The sanctions provisions of Rules 26 and 37 authorize expenses against a party resisting discovery by unreasonably necessitating a motion to compel or by unreasonably moving for a protective order. There is neither warrant nor need to strain the express language of these rules given the ready applicability of another rule. Rule 45(c) (1) specifically provides for sanctions, including "lost earnings and a reasonable attorney's fee" against one issuing a vexatiously overbroad subpoena.

Upon completion of our review, we conclude that the erroneously excluded affidavits present adequate proof that CIGNA and Stewart engaged in sufficient good faith efforts to negotiate reasonable parameters on the subpoena duces tecum to preclude sanctions. The award of same was an abuse of discretion and the sanctions are VACATED.

Finally, CIGNA contends that the district court erred in barring discovery. We review the grant of a motion to quash a subpoena for abuse of discretion.3  Although CIGNA's initial request was overbroad, the district court described a more appropriate, more narrowly-drawn request and gave CIGNA the opportunity to proffer a new subpoena within those limits. Though modification of an overbroad subpoena might be preferable to quashing, courts are not required to use that lesser remedy first.4  Rather than totally barring necessary discovery, the trial court exercised its discretion by combining its decision to quash the overbroad subpoena with an expressed willingness to entertain thereafter a more narrowly-drawn subpoena.5  The district court's decision to quash the subpoena and to allow CIGNA to start anew on a clean slate instead of itself modifying the subpoena was within the court's sound discretion. The district court's order quashing the subpoena is therefore AFFIRMED. The matter is remanded in order that CIGNA may pursue a new subpoena consistent with the district court's order.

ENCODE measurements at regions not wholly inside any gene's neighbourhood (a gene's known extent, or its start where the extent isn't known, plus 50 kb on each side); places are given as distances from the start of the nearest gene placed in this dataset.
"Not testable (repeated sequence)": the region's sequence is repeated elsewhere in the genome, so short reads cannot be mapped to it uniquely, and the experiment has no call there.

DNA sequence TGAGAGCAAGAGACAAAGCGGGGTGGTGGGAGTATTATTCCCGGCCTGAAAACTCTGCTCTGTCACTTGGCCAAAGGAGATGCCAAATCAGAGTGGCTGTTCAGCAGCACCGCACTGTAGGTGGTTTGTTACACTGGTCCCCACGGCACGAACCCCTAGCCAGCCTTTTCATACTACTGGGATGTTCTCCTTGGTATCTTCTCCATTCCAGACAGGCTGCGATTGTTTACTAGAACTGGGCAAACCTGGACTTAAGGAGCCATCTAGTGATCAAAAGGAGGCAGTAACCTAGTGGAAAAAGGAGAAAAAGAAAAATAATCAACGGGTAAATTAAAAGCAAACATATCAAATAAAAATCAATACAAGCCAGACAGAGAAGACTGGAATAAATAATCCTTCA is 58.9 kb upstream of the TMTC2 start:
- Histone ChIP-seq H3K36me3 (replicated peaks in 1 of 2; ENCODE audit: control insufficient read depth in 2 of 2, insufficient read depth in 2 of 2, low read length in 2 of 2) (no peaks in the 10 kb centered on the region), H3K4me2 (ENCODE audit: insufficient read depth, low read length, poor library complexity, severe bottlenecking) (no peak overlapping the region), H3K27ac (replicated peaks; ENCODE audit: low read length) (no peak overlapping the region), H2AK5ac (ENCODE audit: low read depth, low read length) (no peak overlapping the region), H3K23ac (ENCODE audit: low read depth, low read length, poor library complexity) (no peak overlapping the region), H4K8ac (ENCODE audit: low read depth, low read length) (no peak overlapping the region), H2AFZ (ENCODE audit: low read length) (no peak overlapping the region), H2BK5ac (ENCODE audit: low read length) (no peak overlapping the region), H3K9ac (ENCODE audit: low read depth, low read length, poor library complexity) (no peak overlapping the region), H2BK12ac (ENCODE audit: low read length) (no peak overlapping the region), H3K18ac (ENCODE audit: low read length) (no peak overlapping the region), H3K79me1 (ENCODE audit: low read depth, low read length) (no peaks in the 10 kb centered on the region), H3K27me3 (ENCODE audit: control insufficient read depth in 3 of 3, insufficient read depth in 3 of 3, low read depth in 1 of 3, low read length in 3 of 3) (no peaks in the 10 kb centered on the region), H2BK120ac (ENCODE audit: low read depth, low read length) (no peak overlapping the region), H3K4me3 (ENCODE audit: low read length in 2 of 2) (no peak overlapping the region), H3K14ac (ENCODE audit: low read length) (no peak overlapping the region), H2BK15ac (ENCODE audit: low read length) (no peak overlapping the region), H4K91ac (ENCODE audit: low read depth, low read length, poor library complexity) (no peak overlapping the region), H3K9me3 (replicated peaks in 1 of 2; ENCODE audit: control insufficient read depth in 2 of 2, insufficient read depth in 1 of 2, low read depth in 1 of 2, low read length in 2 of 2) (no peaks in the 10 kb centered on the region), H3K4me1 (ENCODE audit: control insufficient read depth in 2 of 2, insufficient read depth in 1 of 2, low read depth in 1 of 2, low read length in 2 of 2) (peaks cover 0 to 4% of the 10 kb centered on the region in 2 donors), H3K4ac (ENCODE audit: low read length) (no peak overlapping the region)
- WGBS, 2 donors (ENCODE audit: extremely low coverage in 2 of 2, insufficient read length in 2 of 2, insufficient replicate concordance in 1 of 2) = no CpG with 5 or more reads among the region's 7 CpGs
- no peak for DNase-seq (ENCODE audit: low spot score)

Although the district court rejected the faxed affidavits of Jennifer L. Weed and M. Eliza Stewart, it admitted and apparently considered Weed's earlier affidavit